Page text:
What is an example of an expectation leading to unhappiness?
Let's say someone comes to a [spiritual] retreat. They think: "I will be very happy when I come." Then they get what seems like nothing. They get 10, but they were expecting 50, so they never feel happy. When you go to a meditation center, you have to say, "I will go to the center. Whatever happens, I will be okay. If I don't feel good, I will be okay because I'm trying. If I feel good, I will be okay too." The secret of happiness is different than the secret of business. With happiness, you have to develop very little expectation. You should focus on making other people happy. If you can make 100 people happy, you will be very happy.
After morning meditation, one 18-year-old boy said, "I feel so blessed, relaxed and nice during meditation." He’s had a tough life, no?
Yes, but not only him. Our children are accustomed to meditation. We have one girl who is the same age from [a nearby children’s home]. A few nights ago she came to me and said, “Dada. I had a very good meditation. I felt so good that tears of happiness were coming down my face.”
What exactly is happening when people have intense feelings of wellbeing?
When we meditate, breathing is controlled. We call [breathing control] “pranayama.” Between inhale and exhale, there is a natural pause. Over time, the pauses will be longer, and as they accumulate, it will allow your concentration to be longer. I’m not saying to hold your breath. It’s about the accumulation of that space of relaxation in the mind. The more relaxed the mind [is], the more relaxed the nerves [will be], and you will feel bliss.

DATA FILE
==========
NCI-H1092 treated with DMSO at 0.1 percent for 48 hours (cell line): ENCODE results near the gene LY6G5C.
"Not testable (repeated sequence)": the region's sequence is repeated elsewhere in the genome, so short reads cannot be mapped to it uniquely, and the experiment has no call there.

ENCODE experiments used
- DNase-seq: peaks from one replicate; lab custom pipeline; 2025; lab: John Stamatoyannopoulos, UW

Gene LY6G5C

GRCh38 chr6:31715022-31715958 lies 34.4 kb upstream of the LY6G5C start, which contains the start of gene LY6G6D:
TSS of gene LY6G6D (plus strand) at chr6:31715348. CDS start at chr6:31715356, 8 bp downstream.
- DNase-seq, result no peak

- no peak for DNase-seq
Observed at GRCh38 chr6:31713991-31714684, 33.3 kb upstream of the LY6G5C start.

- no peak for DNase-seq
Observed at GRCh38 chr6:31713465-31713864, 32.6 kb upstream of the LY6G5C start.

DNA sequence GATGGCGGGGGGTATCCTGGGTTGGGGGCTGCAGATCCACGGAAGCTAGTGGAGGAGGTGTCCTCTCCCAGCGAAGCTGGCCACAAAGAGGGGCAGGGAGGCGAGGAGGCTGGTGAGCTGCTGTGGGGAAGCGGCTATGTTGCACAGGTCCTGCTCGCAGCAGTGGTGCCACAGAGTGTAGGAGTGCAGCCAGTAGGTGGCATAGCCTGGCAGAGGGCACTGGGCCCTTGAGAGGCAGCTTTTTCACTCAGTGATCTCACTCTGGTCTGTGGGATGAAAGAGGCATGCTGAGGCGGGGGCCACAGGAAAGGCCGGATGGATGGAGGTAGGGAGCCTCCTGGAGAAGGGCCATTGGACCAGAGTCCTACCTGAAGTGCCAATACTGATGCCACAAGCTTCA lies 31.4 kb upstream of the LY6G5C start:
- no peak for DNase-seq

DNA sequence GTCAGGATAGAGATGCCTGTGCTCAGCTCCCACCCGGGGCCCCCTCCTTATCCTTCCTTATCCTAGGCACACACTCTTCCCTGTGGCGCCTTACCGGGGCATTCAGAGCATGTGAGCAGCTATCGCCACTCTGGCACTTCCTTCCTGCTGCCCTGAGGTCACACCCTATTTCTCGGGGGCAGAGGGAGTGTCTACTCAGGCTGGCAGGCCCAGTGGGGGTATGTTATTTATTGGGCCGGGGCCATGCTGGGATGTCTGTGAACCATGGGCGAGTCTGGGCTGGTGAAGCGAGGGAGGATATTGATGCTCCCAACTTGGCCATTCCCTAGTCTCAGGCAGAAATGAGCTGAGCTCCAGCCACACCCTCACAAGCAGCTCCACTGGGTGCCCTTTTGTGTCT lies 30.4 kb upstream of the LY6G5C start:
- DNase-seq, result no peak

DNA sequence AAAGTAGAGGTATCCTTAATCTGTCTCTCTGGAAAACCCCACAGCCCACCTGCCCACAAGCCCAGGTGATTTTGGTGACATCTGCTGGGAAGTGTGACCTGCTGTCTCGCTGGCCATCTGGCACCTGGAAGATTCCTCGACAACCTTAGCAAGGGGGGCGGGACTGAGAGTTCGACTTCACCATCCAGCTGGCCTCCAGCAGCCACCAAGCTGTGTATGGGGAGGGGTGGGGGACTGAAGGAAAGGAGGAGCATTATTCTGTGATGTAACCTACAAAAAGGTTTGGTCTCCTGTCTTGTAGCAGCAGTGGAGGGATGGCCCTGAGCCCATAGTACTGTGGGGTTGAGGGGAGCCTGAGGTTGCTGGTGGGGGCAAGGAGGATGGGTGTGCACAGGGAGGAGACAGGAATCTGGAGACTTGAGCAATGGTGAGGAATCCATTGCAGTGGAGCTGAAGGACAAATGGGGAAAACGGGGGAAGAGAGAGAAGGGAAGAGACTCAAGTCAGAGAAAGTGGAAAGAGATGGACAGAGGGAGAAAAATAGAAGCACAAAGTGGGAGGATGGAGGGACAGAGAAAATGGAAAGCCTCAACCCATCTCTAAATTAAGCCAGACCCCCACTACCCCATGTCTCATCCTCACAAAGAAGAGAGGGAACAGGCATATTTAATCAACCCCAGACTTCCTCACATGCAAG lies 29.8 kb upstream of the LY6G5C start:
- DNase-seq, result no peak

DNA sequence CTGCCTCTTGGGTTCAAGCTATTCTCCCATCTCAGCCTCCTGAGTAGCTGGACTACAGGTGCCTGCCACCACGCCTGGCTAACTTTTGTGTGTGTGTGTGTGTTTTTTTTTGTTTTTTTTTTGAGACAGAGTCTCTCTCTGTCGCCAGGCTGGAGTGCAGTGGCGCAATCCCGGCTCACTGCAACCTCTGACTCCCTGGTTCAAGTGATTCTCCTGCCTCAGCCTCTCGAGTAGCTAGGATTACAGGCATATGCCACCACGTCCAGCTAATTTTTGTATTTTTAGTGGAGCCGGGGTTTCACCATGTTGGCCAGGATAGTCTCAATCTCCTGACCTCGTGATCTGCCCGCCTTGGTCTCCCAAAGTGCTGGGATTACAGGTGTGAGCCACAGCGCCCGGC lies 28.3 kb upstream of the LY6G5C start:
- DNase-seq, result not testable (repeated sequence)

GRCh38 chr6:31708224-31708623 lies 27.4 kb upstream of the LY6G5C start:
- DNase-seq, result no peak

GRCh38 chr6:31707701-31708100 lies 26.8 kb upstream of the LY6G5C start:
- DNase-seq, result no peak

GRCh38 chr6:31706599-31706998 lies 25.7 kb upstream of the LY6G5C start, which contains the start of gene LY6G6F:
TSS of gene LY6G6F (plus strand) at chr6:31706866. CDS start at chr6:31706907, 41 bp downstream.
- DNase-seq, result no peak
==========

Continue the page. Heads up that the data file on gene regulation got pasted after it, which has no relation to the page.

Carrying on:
This doesn’t sound like something that will happen overnight.
People think one hour of meditation will be like a miracle. It’s not a miracle. It’s a practice. It’s a regular practice, and it can’t be done in one day. Only when meditation is your lifestyle, part of your everyday life, will it bring a good impact on you.
How can we make meditation a lifestyle?
You have to meditate whether it’s difficult or easy—you have to continue. Then slowly, slowly you will get into a flow. You have to be patient with meditation. Patience is very important. It's not instant like clicking on Google and getting all the information at once—it’s like pounding an iron to make a sword. If you want your mind to be happy, you have to mold it into happiness.
Matt Alesevich is a New York City-based travel, relationship and human interest writer. His work can be found at www.mattalesevich.com and he can be followed on Twitter.